Last Week’s Instagram

Once a week—or every so often—I will display one of my photos captured and/or processed with Instagram over the last week. It’s a way for me to show photography that usually is quite different from my regular work. The pictures are displayed without any comments, hoping they will stand on their own. But I still very much appreciate any comments you may have.

Break the Block

We all experience it; the drought, not having ideas, the feeling of being detached from our creative source, the lack of inspiration. Those down times are part of being creative. You just can’t keep flying high and be in constant flow. Sometimes you will have to land and just accept that you need some time to ground yourself again.

Yes, it is frustrating when you hit a creative block. Particularly if it lasts a long time. However, the more you experience it—and the more you create the more you will experience it—the more likely you will know that it’s a temporary state of mind. It seems like the muses have left you, but they will be back again. Maybe not today or maybe not even in a couple of months, but they will. So don’t lose faith. Don’t give up when it happens.

What you definitely should not do, is stop doing something. Just because whatever you do isn’t worth the energy you put into it—in your eyes, at least—it still important to trick the muses to show up again, and you do that with keep working, even if the result is pure rubbish. That’s how you get them back again. I promise.

If you can’t find anything you want to do in your usual endeavour, do something different. Just find something to do—anything, even a different sort of creative work—just to take your mind off your anxiety and pressure. I write a lot; articles, chronicles, blog posts as you see here and even novels, and every so often I do get stopped by a writer’s block. Then I leave my computer, and start doing something else. I might draw something, even if I am not good at it, I might start to construct a new part of a deck or repair something on the house—I will do something, whatever it is. For me, I find practical work to be a good block breaker. Eventually with enough energy put into this other whatever it is the writing starts to flow again.

Albert Einstein called this tactic “combinatory play”—the act of opening up one mental channel by dabbling in another. This is why he would often play the violin when he was having difficulty solving a mathematical puzzle; after a few hours of sonatas, he could usually find the answer he needed.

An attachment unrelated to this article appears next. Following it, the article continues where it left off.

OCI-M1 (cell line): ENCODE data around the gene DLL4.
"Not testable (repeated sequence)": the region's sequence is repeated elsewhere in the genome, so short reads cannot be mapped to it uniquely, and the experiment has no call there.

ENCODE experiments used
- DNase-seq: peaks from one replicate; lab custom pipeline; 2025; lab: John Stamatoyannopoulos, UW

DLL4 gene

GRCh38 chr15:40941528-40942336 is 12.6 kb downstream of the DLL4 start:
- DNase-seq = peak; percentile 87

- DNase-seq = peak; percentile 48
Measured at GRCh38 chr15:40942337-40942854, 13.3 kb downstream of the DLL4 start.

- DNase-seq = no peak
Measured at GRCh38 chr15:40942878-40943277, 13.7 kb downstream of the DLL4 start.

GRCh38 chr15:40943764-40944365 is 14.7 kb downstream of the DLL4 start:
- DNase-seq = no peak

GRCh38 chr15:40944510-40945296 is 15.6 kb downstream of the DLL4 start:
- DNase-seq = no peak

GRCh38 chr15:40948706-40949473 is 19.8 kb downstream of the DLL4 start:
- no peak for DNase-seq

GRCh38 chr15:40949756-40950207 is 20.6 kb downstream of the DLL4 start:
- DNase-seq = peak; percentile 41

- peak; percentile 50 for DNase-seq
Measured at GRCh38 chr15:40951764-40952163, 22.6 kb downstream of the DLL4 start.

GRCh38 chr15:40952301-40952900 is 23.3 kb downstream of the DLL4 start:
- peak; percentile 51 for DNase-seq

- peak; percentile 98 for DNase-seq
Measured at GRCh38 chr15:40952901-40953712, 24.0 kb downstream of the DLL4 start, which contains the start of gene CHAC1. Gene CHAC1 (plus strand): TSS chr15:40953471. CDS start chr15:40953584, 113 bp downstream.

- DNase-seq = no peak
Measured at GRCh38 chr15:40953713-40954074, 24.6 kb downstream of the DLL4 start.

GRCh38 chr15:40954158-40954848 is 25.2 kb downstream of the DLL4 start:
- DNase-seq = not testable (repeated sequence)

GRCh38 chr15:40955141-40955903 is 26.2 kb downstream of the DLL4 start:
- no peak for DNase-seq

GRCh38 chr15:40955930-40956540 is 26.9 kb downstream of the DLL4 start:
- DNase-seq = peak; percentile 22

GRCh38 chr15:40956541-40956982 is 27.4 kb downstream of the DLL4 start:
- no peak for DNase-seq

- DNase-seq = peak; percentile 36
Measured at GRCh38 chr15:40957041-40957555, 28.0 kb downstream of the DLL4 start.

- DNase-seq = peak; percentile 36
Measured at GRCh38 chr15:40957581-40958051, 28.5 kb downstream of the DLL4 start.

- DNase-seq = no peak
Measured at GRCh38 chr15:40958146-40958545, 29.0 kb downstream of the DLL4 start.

Part of the trick of combinatory play, I think, is that it quiets your ego and your fears by lowering the stakes. The Australian writer, poet and critic Clive James lost his flow and stopped writing. But after a long spell of this funk he managed to trick himself back to work—or more correctly, his daughter did. He lost it all after a play he wrote became an enormous failure. After that he thought he would never be able to write again. He almost ruined his family financially, lost friends and fell into a deep depression. It was only when his daughter much later more or less pushed him into painting her bicycle that things started to change. Not immediately—in the beginning he was rather reluctant even to start the painting—but after some time he found pleasure in colouring the daughter’s bicycle in new and imaginative ways. Finally he began to add hundreds of silver and gold stars all over the bicycle. Although his daughter first was a little embarrassed by the artwork, it didn’t take long before a friend of her asked Clive James to do her bicycle as well. Soon he had painted the whole neighbourhood’s bikes. Painting thousands and thousands of stars was a healing process for him. Finally he realized that one day he would write about this. He had found a way back to writing.

In other words: If you can’t do what you long to do, go do something else. Or, to phrase the famous Stephen Stills song: “If you can’t be with the one you love, love the one you’re with”.

Go walk the dog, go pick every bit of trash on the street outside your home, go walk the dog again, buy a colouring book and colour, go bake a peach cobbler, go paint some pebbles with bright colours and put them in a pile. You may think it’s procrastination, but—with the right intention—it isn’t, it’s motion. And any motion whatsoever beats inertia, because inspiration will always be drawn to motion.

So wave you arms. Make something. Do something. Do anything.

Last Week’s Instagram

Once a week—or every so often—I will display one of my photos captured and/or processed with Instagram over the last week. It’s a way for me to show photography that usually is quite different from my regular work. The pictures are displayed without any comments, hoping they will stand on their own. But I still very much appreciate any comments you may have.

Shooting Sideways